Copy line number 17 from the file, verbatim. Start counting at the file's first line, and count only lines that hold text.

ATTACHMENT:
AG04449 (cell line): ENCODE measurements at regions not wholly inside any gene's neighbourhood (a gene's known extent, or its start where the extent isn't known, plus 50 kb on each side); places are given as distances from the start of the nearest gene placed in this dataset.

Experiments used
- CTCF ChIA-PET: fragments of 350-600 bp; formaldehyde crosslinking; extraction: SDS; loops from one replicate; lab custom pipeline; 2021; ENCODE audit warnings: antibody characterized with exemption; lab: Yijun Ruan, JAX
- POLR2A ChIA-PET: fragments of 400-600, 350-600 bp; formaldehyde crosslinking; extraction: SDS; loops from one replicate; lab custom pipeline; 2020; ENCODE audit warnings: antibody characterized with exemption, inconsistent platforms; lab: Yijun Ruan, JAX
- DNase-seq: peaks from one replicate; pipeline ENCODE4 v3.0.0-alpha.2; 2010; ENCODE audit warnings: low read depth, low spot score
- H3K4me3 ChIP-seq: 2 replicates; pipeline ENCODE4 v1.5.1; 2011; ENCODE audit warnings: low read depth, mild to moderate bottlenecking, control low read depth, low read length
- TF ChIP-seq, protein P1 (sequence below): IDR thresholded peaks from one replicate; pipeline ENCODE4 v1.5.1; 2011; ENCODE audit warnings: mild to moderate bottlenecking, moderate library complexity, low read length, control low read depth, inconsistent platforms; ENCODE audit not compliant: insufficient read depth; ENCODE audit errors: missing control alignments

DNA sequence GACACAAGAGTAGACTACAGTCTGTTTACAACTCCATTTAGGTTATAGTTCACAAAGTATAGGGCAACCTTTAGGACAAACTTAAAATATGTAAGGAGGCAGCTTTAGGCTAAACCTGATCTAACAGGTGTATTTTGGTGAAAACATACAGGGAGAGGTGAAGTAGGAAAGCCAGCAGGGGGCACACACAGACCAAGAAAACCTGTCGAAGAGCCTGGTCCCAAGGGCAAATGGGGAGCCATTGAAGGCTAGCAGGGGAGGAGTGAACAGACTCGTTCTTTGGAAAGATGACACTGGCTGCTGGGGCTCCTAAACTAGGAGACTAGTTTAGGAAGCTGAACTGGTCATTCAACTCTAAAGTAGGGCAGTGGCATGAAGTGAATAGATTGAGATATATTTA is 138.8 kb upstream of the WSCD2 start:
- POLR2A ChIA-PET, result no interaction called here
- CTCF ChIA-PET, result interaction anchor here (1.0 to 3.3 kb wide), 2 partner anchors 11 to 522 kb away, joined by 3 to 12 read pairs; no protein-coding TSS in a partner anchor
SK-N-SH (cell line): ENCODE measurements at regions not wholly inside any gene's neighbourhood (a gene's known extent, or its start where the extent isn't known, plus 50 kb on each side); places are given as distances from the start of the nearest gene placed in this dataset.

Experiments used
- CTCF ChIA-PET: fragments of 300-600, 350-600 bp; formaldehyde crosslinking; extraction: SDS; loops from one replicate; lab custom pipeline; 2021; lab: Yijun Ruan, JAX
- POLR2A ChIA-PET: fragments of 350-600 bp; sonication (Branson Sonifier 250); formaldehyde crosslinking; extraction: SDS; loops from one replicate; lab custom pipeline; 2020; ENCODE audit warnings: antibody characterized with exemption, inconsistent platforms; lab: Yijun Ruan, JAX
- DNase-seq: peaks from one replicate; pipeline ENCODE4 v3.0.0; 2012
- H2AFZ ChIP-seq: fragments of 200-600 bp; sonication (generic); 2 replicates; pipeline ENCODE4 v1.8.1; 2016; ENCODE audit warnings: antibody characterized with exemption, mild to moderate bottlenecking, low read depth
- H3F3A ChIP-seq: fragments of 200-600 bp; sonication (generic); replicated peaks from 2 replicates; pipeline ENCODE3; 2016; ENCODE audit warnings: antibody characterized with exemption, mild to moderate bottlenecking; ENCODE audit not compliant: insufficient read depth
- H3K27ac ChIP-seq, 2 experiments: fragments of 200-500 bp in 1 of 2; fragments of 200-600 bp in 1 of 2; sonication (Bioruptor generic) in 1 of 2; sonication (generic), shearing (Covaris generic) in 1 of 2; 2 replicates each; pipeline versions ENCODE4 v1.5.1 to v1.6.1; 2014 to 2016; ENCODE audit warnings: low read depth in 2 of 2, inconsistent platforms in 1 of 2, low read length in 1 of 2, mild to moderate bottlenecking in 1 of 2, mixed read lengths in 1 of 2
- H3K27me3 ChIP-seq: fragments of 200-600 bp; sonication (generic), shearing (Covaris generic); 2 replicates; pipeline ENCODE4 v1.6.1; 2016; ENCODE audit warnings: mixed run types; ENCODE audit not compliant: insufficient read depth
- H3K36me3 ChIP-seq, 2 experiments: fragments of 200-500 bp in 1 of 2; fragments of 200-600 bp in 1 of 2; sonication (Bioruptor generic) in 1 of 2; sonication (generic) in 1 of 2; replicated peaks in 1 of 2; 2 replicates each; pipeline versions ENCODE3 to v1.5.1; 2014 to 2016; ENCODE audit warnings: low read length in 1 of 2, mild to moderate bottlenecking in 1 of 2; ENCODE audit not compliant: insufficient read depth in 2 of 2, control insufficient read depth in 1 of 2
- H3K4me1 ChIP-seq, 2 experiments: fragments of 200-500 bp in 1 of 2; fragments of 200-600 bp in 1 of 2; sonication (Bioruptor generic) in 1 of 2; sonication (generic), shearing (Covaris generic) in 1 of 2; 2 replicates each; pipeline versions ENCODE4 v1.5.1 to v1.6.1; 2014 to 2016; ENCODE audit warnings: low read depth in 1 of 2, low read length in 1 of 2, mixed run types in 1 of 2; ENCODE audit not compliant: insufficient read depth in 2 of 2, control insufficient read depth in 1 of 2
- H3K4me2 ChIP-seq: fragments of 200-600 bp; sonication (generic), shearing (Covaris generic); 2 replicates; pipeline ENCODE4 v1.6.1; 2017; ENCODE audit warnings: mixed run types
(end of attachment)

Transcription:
- H3F3A ChIP-seq: fragments of 200-600 bp; sonication (generic); replicated peaks from 2 replicates; pipeline ENCODE3; 2016; ENCODE audit warnings: antibody characterized with exemption, mild to moderate bottlenecking; ENCODE audit not compliant: insufficient read depth